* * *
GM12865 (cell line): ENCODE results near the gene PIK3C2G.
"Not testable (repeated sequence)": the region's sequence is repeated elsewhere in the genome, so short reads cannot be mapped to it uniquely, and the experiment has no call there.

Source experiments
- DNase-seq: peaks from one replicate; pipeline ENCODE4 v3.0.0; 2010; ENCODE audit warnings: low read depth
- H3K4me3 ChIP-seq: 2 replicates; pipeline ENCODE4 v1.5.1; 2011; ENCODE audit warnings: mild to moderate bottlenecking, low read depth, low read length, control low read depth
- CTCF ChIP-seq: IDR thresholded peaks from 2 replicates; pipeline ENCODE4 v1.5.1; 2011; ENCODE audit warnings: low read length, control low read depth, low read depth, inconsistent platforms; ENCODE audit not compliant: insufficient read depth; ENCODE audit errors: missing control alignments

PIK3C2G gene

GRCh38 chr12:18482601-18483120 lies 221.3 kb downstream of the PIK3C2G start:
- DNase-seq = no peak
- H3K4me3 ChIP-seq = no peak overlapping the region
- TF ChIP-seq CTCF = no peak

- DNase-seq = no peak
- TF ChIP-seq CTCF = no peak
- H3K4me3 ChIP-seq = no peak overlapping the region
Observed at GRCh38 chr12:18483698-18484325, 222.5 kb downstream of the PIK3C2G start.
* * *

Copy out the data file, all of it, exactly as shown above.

GM12865 (cell line): ENCODE results near the gene PIK3C2G.
"Not testable (repeated sequence)": the region's sequence is repeated elsewhere in the genome, so short reads cannot be mapped to it uniquely, and the experiment has no call there.

Source experiments
- DNase-seq: peaks from one replicate; pipeline ENCODE4 v3.0.0; 2010; ENCODE audit warnings: low read depth
- H3K4me3 ChIP-seq: 2 replicates; pipeline ENCODE4 v1.5.1; 2011; ENCODE audit warnings: mild to moderate bottlenecking, low read depth, low read length, control low read depth
- CTCF ChIP-seq: IDR thresholded peaks from 2 replicates; pipeline ENCODE4 v1.5.1; 2011; ENCODE audit warnings: low read length, control low read depth, low read depth, inconsistent platforms; ENCODE audit not compliant: insufficient read depth; ENCODE audit errors: missing control alignments

PIK3C2G gene

GRCh38 chr12:18482601-18483120 lies 221.3 kb downstream of the PIK3C2G start:
- DNase-seq = no peak
- H3K4me3 ChIP-seq = no peak overlapping the region
- TF ChIP-seq CTCF = no peak

- DNase-seq = no peak
- TF ChIP-seq CTCF = no peak
- H3K4me3 ChIP-seq = no peak overlapping the region
Observed at GRCh38 chr12:18483698-18484325, 222.5 kb downstream of the PIK3C2G start.